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Arts at UD

Hypermediacy: A glimpse into our media-stricken lives

By Kiersten Remster

By Kiersten Remster '17

Walking into ArtStreet’s current exhibition, Hypermediacy, I felt overwhelmed. Taking its name from a combination of phenomenon of the 24/7 news culture, the exhibition focuses on bringing the ideas of social media into a tangible and visible reality.

The three artists, Seth Wade, Matthew Burgy, and Christopher “etch” Weyrich, worked day in and day out to produce the installations, paintings, etc. as followers fed them local and  global news about which art would then be produced. Twitter hashtags dominated the scene of the gallery as the artists sporadically decorated pedestals, canvases, and computer monitors in order to portray various social inequalities. Subject matter includes the Michael Brown shooting, the Ukrainian-Russian conflict, the shooting at our local Beavercreek Walmart, the Ebola virus, airstrikes in Syria, and so on. 

The process by which these artists incorporated these issues was interesting because of the exhibition being a live process for a week of nonstop production of pieces. Each day, entering the gallery, the scene was entirely different. From the newspapers dominating the floor to massive art desks with stacks of paint cans piled high, each experience gave visitors a new insight on the concept of Hypermediacy. As the days progressed, the news progressed, and the artworks were produced to respond to the most recent news stories. Hypermediacy is telling a story of the inability to escape from new media that dominate our everyday lives, whether we like to admit it or not or even whether we are following, to any degree, an unfolding story.

As an admittedly particular sort who is known for cleaning her own room and even those of her friends, as well as for “cloroxing” every doorknob on her residence hall floor during Freshman year, I found within the exhibition a tremendous sight of organized yet disorganized chaos that initially catalyzed the natural anxiety within me.  I thought to myself, “Did I just step into a recycling dumpster or is this actually an art exhibition?”  I felt compelled to clean and organize everything in the gallery. Once I liberated myself from that impulse, my next reaction was to warn myself that if this collected “mess” was indeed art, I needed to be cautious not to trip over the countless newspapers, pamphlets, and magazines that were strewn about the gallery.  I became sensitive that my inner neat freak, now suppressed in the service of art, could possibly destroy the artists’ masterpieces.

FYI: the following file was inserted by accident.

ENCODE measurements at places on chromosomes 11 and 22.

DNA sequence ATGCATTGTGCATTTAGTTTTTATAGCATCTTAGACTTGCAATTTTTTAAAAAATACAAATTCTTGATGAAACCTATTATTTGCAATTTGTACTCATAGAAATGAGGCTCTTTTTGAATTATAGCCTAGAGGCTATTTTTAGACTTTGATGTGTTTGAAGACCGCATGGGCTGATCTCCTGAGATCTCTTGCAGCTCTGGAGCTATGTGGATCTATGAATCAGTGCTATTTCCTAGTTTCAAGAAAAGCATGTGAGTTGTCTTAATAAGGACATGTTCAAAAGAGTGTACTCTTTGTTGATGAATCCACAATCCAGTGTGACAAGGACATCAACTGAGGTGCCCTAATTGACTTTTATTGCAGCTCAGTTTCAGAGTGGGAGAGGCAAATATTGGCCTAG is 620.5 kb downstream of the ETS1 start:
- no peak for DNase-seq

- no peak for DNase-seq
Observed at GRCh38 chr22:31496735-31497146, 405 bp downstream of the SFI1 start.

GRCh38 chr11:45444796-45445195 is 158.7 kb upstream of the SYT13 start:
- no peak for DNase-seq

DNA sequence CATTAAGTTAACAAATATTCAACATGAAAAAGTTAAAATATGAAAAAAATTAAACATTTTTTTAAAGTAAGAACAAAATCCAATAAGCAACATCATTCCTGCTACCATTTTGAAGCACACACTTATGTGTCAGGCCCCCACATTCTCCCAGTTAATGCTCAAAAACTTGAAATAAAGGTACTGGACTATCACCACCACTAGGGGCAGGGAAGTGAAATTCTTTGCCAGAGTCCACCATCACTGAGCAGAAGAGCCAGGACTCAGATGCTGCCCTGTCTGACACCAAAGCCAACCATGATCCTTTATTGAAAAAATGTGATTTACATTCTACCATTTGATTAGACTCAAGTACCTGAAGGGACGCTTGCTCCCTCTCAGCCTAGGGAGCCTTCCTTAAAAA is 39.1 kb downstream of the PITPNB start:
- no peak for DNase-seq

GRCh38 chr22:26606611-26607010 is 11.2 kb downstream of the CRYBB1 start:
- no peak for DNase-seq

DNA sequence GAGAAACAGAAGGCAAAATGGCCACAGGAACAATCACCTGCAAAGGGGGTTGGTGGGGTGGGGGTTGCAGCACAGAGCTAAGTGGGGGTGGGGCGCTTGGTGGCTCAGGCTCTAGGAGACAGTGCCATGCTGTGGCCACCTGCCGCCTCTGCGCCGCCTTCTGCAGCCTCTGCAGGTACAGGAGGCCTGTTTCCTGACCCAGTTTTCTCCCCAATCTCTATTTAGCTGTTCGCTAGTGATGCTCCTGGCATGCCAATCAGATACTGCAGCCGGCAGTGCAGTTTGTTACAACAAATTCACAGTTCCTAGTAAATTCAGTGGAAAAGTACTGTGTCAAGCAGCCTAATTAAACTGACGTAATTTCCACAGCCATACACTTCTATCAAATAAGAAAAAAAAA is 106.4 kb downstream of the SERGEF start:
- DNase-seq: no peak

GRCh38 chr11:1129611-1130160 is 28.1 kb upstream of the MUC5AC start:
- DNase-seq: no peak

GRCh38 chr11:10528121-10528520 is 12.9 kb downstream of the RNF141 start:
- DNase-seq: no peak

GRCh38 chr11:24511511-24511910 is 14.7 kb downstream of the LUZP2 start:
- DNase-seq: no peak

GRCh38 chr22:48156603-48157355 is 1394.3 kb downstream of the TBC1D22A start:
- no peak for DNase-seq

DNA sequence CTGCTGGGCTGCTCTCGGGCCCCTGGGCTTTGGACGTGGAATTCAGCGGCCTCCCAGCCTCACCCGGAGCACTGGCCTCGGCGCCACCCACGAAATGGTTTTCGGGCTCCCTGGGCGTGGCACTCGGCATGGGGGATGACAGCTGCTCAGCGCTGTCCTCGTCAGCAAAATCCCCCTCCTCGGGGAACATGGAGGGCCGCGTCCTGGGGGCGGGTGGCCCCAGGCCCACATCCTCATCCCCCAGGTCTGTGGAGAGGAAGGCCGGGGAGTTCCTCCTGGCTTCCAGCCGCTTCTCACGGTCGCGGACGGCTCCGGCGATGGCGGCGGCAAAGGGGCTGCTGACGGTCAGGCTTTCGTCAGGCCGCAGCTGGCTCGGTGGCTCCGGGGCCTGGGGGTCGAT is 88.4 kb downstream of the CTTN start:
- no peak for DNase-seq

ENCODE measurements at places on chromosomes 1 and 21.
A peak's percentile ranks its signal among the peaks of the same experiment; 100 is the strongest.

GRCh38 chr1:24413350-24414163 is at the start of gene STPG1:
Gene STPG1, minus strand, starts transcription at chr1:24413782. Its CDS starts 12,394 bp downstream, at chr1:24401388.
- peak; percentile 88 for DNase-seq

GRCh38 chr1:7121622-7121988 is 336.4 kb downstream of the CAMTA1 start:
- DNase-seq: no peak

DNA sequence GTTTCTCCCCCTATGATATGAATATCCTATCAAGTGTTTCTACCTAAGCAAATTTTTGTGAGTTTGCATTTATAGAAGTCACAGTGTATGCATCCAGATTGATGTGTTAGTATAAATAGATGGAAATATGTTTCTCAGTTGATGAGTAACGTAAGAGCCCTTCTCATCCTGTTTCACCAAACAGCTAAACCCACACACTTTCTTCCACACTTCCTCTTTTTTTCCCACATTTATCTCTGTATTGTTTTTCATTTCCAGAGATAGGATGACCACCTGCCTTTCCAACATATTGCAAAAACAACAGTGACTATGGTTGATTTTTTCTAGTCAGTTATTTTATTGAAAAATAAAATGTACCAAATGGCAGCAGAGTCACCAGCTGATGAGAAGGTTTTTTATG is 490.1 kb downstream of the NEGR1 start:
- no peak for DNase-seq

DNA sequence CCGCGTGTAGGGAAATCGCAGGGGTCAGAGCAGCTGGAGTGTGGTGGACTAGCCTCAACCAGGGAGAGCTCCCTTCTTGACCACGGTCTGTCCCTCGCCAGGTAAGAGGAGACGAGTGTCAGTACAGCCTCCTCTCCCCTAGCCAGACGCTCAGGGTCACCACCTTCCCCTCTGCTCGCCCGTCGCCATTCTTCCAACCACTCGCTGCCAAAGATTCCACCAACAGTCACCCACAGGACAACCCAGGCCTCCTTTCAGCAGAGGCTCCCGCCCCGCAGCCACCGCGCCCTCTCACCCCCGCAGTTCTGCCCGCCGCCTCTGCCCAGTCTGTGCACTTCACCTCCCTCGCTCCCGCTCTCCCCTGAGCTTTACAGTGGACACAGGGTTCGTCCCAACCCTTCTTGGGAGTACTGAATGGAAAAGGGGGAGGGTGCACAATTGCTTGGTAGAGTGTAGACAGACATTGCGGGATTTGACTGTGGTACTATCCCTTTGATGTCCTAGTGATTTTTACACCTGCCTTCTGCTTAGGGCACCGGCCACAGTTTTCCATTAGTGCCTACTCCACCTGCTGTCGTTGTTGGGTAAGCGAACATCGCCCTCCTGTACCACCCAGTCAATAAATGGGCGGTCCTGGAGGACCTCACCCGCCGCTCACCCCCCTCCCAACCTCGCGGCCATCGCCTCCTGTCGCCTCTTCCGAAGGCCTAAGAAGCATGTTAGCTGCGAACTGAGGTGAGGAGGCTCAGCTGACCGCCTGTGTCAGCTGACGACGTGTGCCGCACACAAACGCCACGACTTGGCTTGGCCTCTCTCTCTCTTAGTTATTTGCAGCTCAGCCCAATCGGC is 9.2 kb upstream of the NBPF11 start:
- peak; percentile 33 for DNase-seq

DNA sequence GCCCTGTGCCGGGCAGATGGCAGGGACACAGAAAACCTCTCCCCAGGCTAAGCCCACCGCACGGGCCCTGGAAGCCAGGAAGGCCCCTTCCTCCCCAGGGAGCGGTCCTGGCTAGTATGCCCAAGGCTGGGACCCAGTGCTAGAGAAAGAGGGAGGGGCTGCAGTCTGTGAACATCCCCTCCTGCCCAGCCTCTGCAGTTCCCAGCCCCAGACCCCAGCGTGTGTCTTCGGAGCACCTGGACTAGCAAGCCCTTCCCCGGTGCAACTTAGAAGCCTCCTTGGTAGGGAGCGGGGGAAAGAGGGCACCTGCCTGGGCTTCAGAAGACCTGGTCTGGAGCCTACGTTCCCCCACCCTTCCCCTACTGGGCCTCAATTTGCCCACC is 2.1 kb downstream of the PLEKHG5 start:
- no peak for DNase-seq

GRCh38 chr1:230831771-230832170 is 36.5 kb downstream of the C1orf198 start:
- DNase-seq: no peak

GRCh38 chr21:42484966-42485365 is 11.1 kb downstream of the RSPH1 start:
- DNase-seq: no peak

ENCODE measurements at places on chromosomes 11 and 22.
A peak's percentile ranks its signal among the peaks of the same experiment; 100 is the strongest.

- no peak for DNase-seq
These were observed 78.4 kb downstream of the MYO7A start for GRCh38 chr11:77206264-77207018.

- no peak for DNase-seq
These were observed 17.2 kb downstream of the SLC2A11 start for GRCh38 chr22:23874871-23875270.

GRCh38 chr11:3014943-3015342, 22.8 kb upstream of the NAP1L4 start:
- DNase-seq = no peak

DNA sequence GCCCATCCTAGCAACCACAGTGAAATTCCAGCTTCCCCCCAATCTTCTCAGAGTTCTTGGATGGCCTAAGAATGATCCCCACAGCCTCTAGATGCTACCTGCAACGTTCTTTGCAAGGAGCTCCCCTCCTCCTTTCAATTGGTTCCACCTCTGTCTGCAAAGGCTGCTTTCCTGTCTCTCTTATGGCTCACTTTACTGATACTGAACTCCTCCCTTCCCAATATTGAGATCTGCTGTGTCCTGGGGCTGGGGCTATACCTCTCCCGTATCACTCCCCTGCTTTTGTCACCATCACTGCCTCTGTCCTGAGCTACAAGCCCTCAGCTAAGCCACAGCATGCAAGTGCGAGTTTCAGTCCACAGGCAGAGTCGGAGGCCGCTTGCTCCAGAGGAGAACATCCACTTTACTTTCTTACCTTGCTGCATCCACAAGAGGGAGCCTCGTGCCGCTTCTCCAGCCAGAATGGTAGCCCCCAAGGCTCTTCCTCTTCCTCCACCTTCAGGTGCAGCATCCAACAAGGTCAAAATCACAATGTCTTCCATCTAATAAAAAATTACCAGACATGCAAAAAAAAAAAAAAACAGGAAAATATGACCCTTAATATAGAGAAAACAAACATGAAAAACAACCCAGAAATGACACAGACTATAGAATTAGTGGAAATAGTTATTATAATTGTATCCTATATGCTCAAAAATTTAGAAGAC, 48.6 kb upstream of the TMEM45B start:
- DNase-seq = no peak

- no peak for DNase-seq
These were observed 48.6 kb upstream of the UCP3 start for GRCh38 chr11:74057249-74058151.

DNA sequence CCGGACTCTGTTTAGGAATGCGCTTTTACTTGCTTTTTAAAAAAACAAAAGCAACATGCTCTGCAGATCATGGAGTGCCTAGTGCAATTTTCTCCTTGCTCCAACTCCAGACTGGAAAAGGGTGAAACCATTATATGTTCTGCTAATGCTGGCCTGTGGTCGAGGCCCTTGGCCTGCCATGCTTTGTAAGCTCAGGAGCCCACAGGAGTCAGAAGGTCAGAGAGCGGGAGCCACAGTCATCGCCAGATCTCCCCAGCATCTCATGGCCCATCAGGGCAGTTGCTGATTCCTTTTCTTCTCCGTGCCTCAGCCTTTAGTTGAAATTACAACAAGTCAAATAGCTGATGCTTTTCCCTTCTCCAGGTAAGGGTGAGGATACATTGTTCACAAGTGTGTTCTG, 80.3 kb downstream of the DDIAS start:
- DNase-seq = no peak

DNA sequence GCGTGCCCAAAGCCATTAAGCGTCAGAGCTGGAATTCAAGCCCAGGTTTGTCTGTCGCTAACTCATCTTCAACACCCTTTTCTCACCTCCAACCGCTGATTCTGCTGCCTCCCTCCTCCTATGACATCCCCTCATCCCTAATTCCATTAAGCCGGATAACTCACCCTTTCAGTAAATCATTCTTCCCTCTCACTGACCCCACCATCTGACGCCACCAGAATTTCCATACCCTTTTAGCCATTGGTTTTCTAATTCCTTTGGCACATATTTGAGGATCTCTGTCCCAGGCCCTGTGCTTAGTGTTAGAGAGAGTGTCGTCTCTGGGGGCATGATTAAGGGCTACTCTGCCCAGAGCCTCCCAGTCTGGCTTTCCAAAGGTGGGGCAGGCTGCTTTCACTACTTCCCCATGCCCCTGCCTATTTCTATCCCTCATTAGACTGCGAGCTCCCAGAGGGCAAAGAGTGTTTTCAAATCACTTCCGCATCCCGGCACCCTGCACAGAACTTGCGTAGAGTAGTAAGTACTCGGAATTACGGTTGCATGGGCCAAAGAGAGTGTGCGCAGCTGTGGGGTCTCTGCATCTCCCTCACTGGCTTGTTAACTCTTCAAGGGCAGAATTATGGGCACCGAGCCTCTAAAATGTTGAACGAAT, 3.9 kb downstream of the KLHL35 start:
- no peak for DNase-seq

But then, as my vision focused in on the numerous televisions set up around the room with large monitors outlining the headlines of major world events, I stopped immediately at a vintage TV on which the word “PAUSE” had been applied to the screen. Pasted on the top of the TV was a masking tape outline of a fallen figure with the forms of foil bullets arranged within the same outline. A sketch of Michael Brown was taped to the TV with his arms stretched out resembling a figure of the crucified Christ, while his fingers formed the shape of a gun. 

This portion of the exhibition particularly struck me because of the relationship of the word “PAUSE” to this dreadful event that recently hit our headlines. Pause and death.  In our everyday lives, days and hours slip past us, as if we blink and the next day is already at our feet. We go through the motions of each monotonous day because it seems to get us through the week; many are going through that week simply to enjoy a happy event at the end of each week. Some of us sadly enough even live by the phrase “TGIF.”  But “PAUSE,” a young man was killed.

The relationship to this very present word “PAUSE” centered across the vintage set reveals to us that we must put our busy lives on “pause,” not to rest but to notice and be aware. We must break this habitual autopilot of going through the daily motions and turn our attention more purposefully and caringly to national and global conflicts. We must put our lives on hold—but not on ice— to give some degree of due attention and perhaps concern over tragic events such as the death of Michael Brown.

These tragedies bring awareness to issues we face such as police brutality and racial tensions that continue to exist despite what our legislature delegates.

Hypermediacy displays this message in a way that relates to our disorganized, media-stricken lives. This exhibition transforms daily twitter hashtags into artistic installations, allowing visitors to relate to both national and global conflicts in tangible forms. Yet more to the point, it is an exhibition that captures attention about news events and reminds the viewer to pause and perhaps respond in ways that go far beyond the visual.

Hypermediacy can be viewed at ArtStreet White Box Gallery, now through September 25th. Or follow along on social media with #hypermediacy. 

Kiersten Remster is a sophomore Art History and German student at University of Dayton. She is the new student arts writer at ArtStreet and is very excited to be a part of the ArtStreet family. Kiersten has been a competitive swimmer her whole life and is continuing her swimming career through the Dayton Master's program. She is also serving on the Academic Affairs Committee this year as vice president and is looking forward to working with faculty in order to improve Dayton's academic curriculum.

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